“That’s what the song says: Are you from Dixie? Well sure, because we all live here now. So, I’m from Dixie too, and I think it’s great that we have different perspectives and different experiences.”
It is important to understand what came before, McArthur said. “Knowing that history and imparting that to the rest of the public that comes here … by imparting that to you, it makes this your hometown,” he said. “We stand on the shoulders of giants who have gone before that have always stood here and tried to invite the world to our community. And we continue to do that, and welcome the world to our community.”
Pike was asked why the city didn’t consider creating a city-run ambulance service when Dixie Ambulance collapsed after its license was revoked by the state. Pike said that the city didn’t make that decision.
“Frankly, we kind of abdicated our role in that process because we never put forward a standard-of-care agreement,” he said. “I wish we would have. I think it would have protected them as well as us.”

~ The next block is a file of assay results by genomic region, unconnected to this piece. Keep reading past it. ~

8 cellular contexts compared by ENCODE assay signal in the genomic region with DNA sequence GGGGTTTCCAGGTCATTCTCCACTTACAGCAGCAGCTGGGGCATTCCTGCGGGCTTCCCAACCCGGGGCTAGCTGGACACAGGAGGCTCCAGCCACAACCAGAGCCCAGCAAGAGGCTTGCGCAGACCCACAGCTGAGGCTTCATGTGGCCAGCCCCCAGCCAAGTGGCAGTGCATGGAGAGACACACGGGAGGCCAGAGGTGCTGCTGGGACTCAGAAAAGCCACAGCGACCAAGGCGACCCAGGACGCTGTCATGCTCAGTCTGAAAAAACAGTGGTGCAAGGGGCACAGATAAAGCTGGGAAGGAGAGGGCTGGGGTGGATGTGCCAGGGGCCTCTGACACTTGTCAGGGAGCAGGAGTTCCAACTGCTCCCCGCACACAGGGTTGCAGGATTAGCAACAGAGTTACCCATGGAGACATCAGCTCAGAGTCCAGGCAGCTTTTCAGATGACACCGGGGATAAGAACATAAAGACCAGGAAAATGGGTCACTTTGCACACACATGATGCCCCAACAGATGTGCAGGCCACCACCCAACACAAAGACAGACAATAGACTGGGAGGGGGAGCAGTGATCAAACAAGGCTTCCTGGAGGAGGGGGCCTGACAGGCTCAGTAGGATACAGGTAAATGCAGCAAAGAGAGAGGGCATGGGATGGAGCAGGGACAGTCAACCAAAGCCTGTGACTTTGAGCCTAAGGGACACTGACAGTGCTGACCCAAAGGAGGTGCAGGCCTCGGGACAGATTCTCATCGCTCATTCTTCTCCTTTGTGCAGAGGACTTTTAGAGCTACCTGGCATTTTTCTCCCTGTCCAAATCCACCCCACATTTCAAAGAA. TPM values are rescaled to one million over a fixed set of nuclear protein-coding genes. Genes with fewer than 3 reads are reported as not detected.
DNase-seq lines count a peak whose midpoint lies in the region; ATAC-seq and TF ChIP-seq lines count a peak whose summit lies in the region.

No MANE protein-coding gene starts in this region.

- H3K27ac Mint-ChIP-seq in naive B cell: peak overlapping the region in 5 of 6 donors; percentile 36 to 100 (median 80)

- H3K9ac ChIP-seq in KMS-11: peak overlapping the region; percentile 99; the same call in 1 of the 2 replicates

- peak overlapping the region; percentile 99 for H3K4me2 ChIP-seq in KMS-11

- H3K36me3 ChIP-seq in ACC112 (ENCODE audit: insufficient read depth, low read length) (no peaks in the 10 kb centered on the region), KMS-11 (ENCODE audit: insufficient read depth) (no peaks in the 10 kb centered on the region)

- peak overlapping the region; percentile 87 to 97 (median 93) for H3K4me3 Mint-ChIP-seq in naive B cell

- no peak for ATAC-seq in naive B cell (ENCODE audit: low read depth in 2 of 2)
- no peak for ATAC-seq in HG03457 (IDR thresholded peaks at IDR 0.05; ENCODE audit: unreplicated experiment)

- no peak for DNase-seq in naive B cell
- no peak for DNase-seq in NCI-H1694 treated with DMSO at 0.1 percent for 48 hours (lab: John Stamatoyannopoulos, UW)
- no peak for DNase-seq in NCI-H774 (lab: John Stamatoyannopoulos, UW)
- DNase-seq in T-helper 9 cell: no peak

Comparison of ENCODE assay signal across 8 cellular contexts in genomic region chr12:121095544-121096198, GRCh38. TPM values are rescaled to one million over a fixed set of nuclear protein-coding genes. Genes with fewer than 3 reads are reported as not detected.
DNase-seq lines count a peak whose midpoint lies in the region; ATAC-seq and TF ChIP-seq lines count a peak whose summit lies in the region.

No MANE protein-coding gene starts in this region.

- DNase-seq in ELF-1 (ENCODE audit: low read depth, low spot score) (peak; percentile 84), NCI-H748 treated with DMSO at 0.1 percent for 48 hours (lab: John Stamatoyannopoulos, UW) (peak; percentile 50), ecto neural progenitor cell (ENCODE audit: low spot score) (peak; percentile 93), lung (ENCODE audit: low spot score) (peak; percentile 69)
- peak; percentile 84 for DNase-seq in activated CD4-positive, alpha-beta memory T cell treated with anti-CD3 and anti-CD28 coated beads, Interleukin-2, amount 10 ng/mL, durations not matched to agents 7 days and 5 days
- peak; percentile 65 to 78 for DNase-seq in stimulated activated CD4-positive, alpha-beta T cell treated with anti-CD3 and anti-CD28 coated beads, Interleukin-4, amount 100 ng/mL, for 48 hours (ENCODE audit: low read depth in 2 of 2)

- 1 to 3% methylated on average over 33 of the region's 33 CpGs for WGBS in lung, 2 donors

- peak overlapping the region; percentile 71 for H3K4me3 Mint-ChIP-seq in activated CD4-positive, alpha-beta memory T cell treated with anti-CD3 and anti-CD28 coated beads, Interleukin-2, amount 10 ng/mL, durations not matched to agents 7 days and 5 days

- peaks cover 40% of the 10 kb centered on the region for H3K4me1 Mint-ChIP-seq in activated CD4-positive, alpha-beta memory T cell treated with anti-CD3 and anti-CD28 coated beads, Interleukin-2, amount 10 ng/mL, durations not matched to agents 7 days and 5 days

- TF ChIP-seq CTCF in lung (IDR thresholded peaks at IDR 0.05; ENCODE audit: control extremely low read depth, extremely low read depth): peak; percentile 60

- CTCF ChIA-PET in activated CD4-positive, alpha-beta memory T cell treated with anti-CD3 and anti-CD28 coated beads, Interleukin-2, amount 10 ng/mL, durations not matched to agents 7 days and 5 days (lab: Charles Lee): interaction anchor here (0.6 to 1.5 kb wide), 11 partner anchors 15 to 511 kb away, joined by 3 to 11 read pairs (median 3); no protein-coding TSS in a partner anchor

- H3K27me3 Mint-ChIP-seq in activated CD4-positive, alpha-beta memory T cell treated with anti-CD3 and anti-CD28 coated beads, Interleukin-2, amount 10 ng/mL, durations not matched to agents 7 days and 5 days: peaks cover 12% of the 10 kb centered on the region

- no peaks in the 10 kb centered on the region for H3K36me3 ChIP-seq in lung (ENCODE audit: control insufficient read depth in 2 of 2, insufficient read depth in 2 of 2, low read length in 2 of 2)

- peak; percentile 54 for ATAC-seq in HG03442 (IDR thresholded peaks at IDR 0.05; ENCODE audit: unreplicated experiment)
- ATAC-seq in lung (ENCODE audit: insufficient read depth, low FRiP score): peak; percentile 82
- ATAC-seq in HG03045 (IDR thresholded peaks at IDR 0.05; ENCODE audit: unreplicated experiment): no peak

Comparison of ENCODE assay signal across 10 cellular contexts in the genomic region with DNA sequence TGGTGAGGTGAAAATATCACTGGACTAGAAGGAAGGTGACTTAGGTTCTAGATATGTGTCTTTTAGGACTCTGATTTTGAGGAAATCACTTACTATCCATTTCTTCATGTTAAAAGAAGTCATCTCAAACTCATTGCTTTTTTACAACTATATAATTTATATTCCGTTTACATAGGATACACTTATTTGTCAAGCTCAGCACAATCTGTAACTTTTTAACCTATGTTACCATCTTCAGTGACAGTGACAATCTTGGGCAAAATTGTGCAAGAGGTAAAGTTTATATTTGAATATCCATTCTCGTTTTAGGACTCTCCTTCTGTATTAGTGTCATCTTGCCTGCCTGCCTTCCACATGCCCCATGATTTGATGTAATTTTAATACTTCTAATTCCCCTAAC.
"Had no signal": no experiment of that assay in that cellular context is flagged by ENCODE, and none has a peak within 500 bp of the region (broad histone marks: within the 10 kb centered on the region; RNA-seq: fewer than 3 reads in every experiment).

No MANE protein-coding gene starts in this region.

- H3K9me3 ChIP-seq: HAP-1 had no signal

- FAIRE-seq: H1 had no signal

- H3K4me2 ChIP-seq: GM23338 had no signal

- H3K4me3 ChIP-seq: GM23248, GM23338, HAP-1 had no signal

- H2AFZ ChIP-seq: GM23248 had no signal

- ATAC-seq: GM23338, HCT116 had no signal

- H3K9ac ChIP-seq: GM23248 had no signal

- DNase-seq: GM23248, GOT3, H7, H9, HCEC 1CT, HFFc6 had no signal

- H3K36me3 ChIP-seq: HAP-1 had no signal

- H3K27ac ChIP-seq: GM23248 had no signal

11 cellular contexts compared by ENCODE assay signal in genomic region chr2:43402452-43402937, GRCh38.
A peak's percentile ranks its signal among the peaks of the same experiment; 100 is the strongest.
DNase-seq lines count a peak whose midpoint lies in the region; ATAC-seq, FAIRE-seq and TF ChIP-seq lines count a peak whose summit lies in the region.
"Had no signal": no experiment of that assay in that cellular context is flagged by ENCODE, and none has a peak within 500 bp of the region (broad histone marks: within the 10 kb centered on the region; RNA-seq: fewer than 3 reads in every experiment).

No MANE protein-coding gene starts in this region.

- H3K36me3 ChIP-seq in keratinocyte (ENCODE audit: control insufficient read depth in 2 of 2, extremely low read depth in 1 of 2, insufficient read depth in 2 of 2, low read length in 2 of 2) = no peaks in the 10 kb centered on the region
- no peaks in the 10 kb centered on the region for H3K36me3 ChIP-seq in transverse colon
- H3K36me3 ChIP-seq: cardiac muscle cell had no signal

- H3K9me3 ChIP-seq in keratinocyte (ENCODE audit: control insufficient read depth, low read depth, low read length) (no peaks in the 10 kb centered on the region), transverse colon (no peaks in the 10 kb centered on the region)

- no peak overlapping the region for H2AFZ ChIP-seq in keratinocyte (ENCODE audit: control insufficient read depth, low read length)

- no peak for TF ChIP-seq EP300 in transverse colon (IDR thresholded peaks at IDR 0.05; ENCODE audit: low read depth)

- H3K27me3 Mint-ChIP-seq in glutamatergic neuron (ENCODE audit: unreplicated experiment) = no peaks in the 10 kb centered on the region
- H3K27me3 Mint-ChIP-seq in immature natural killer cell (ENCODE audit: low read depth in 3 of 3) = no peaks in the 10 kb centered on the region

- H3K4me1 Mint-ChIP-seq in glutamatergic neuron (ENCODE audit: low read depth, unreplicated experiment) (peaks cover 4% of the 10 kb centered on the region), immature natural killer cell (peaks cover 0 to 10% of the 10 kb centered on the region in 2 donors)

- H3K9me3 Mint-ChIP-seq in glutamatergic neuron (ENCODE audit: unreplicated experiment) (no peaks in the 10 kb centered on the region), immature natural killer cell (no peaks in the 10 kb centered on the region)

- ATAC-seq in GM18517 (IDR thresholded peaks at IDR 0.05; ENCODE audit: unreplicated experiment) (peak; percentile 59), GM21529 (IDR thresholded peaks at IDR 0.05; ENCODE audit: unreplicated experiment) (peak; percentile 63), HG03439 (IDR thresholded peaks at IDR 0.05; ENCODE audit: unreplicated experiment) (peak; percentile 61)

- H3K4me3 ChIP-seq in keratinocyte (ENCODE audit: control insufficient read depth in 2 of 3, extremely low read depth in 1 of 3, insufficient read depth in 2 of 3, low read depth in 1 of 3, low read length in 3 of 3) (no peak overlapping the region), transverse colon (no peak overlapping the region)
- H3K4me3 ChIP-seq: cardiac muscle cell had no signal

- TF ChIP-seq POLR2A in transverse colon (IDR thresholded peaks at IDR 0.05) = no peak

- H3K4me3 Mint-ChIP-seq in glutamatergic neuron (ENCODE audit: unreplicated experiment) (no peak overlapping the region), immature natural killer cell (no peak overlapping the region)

Pike said that he had fought for such a measure to be implemented five years ago when he first joined the Council, but the city never went through with it.
McArthur said that he regretted what happened to Dixie Ambulance, and accused Intermountain Healthcare – the company that Pike works at – of instigating the ambulance service review that led to the revocation of the ambulance service’s license.